A 1.8m deep foundation, really?

After receiving the results of the soil study, we had to dig deep in more ways than just into the ground. Was it all over before we’d begun? It took about three weeks to stop panicking. We started reaching out to contractors to try and get prices then we could make a decision. We weren’t signing for the land until mid-September (in the end we signed yesterday) so as that gave us a few weeks to find a quote we could afford – or not, in which case we would have to forgo our deposit and walk away.

After hearing nothing back from any of the contractors who we contacted, we called a builder who we knew from our first 6 months living here. He’d helped us out when we were first looking, had visited some potential plots with us, advised us on foundations there, and even put together a devis for an affordable wooden house! For some reason he wasn’t the first person we’d thought of – but he should have been.

A few meetings later and we had a plan. More importantly, an affordable one. The only hitch was that we’d need to redesign the house. Could we afford the foundation for a single-storey? If so, what size? This guy was so patient! He came out out to the site, bringing along the landscaping guy, and finally we had a quote: just under 30k for the foundation, the driveway construction, and the trench for connecting services. Just over half our budget – but that would be alot of heavy work done which would speed things up for us. Yes, we’d thought we’d DIY this too, but by the time we’ve factored in the time and expense of hiring diggers, laying rebar (after learning how to do it!) it seems the most sensible approach. We really just want to get on with it.

On the 19th September, after much to-ing and fro-ing we submitted a modification to the original building permit. We need to change the design from two storeys to one and make the footprint ever-so-slightly larger.

Here’s how it looks.

The Single-Storey Plan
And the view from the front (with terrace added) in situ.

It’s a big change, but we think that having had the soil study and being put in the situation has done us a favour, for several reasons.

  1. It’s going to be way easier (and faster) to build a single-storey house! The plan is now for the builder to do the foundations and then the roof, so we will build the walls and do all the internal work, but doing it this way saves us time and also costs us less in materials, as he gets discounts we don’t and is only charging for his time.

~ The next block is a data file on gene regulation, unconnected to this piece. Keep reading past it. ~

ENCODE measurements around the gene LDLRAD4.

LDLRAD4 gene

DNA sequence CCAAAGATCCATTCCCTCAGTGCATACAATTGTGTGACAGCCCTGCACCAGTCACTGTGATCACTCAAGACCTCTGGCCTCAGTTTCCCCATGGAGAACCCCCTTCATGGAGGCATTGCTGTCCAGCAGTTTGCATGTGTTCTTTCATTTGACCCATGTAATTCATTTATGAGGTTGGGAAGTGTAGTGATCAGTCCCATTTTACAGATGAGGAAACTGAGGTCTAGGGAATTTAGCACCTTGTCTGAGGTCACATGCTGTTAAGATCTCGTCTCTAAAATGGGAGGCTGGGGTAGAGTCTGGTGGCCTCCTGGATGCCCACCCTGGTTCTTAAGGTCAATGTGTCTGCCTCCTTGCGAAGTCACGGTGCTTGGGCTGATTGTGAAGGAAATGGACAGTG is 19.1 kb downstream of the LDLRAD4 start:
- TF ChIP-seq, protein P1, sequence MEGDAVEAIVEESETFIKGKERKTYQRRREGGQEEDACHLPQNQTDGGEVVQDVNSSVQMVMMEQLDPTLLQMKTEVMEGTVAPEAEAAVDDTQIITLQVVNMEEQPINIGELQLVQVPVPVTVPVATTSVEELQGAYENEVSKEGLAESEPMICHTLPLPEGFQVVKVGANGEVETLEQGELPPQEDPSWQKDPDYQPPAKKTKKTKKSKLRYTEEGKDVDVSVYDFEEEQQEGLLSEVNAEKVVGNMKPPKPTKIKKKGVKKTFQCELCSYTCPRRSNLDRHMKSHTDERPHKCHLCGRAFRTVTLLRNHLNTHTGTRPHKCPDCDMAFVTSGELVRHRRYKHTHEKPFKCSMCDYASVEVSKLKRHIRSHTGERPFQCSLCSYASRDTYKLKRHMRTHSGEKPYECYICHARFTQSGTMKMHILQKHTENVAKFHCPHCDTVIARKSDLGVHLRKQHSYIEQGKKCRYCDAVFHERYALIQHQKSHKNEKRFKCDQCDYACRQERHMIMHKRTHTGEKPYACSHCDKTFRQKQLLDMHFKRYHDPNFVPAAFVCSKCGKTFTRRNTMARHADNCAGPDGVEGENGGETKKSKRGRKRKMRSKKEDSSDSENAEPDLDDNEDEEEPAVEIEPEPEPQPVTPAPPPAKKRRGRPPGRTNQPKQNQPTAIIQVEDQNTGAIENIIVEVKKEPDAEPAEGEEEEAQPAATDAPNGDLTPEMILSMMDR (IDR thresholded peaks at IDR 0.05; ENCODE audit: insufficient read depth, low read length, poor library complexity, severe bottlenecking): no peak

2. We were concerned about the seismic safety of a two-storey GREB house and our attempts to find out anything official about it weren’t really coming to anything. We were looking at having to pay several thousand euros for Simpson Ties, to strap the two floors together, which would have been expensive. The only contractor we talked to about seismicity suggested a different method of construction. We have no such concerns about a single storey.
  3. We are less likely to run out of money. The risk with building two floors is that we find out after building the first that we can’t afford to build the second. With a single storey once it’s done, it’s done: roof on and away we go!
  4. Maybe we didn’t need all that space anyway? The thing about having two floors was some of the bedrooms were going to be huge. That’s a lot of space for sleeping in. We justified it on the basis that small children grow up into teenagers, which they do – but at some point after that they also grow up and (eventually) leave home, leaving us with a huge empty house. The single-storey design is as space efficient as can be and, if we need more space, we have half a hectare of land to fill! Plenty of room for small cabins (below the 5m2 threshold for tax, of course :-)) and other outside spaces we can use together. What teenager wouldn’t prefer a “kids cabin” just for them (think sofa and mini fridge) than a humongous bedroom with their parents next door?